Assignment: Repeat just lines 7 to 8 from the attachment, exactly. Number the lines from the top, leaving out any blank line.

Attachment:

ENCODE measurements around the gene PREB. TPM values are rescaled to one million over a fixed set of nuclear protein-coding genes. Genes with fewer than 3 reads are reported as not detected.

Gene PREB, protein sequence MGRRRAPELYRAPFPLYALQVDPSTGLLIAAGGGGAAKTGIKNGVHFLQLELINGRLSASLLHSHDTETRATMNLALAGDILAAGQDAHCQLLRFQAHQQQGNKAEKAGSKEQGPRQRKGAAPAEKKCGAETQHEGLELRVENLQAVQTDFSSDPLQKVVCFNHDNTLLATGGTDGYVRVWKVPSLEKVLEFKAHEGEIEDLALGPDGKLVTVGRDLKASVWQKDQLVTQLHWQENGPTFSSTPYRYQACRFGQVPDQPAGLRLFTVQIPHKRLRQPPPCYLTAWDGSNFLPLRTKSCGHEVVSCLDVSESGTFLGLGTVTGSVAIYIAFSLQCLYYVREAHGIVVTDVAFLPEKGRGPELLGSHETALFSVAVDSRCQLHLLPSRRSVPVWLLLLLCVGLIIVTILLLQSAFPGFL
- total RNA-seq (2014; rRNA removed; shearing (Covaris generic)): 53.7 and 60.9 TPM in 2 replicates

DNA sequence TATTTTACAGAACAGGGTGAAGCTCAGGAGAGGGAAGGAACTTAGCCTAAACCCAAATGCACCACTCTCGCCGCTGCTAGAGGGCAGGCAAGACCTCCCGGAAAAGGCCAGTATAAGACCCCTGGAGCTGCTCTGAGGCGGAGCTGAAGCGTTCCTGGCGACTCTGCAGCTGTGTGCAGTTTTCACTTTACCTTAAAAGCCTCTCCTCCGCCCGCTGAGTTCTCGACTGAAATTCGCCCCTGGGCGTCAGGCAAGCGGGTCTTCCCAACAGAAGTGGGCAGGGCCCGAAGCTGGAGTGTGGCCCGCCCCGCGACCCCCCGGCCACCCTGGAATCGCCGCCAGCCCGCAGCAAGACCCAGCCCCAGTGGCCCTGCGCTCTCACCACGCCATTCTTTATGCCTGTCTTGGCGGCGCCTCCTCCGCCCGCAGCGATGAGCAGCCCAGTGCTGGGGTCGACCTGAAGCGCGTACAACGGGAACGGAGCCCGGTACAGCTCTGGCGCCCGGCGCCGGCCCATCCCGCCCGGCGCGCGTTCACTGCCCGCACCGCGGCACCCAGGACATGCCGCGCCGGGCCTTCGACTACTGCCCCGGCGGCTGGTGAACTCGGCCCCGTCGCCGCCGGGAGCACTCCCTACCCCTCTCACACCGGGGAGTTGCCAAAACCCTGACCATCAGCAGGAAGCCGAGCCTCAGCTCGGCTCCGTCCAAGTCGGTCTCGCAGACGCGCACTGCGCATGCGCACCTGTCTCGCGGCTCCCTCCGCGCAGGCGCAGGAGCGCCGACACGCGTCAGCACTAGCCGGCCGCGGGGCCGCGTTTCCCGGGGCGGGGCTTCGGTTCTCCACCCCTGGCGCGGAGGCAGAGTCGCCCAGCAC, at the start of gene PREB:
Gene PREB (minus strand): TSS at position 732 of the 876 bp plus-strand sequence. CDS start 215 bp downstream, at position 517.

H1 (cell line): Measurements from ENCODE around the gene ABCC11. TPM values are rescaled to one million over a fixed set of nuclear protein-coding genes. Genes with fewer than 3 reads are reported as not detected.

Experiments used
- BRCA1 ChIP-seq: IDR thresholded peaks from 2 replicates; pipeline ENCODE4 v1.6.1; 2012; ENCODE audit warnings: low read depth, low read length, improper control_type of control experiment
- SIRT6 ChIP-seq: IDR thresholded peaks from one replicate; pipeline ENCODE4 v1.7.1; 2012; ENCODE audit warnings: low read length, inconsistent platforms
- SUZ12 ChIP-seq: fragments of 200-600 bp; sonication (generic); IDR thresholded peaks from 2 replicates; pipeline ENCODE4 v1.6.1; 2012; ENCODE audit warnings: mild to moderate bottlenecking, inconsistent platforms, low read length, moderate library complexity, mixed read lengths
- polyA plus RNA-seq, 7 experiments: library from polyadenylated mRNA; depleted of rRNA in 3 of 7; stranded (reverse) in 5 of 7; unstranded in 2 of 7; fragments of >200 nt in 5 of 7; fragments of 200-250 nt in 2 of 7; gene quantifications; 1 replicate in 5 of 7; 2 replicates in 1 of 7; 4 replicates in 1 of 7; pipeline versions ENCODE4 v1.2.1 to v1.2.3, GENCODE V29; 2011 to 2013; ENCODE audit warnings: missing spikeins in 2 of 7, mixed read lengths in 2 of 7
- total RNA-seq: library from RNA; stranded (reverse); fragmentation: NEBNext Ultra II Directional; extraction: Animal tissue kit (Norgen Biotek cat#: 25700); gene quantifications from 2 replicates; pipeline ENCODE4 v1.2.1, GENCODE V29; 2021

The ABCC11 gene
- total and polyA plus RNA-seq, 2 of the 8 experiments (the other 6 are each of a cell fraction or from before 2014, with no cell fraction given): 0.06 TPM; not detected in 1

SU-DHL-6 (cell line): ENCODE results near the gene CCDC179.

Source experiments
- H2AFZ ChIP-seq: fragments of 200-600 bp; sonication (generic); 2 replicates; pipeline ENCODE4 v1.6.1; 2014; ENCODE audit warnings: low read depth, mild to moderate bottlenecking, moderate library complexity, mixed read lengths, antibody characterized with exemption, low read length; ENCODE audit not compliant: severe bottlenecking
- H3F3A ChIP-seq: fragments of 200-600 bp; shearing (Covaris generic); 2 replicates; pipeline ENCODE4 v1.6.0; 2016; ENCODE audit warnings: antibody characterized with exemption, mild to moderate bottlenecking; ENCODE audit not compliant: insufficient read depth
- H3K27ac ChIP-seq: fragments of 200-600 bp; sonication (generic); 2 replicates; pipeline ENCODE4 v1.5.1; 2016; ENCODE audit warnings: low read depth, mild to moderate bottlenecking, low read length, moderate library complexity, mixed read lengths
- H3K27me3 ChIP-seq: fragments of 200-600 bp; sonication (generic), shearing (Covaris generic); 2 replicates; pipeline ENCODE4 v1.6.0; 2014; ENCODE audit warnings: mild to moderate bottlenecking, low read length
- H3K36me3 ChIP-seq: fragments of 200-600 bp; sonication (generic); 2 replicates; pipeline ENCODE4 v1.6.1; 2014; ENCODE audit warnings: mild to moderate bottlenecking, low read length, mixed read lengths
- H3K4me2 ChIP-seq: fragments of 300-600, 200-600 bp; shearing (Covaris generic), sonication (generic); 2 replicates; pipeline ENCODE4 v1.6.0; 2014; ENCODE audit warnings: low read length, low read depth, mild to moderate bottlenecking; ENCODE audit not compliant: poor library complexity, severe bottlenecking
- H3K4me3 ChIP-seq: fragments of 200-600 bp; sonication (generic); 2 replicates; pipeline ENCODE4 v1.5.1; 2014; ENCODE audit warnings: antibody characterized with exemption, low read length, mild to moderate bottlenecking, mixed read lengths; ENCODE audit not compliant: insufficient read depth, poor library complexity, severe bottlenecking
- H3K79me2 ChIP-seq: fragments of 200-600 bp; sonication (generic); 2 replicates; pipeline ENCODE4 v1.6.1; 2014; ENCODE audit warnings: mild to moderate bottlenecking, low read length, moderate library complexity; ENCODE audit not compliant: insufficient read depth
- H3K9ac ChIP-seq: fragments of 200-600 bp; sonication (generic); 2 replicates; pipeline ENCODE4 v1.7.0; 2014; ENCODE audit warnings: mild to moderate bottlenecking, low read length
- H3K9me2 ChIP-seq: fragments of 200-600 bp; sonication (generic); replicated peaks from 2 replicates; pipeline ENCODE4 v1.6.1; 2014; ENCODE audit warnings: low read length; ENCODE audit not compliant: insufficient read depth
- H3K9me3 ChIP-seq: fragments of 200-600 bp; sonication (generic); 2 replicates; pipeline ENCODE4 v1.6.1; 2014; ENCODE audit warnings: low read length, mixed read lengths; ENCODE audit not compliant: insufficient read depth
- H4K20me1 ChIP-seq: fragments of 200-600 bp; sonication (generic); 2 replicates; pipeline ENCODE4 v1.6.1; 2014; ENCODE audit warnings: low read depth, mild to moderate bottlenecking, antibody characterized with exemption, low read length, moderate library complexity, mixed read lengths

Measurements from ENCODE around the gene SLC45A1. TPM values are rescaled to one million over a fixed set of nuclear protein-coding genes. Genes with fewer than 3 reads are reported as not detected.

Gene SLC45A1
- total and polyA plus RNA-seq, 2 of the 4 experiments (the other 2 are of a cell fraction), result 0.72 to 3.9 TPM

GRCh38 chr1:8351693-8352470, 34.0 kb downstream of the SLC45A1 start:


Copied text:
Experiments used
- BRCA1 ChIP-seq: IDR thresholded peaks from 2 replicates; pipeline ENCODE4 v1.6.1; 2012; ENCODE audit warnings: low read depth, low read length, improper control_type of control experiment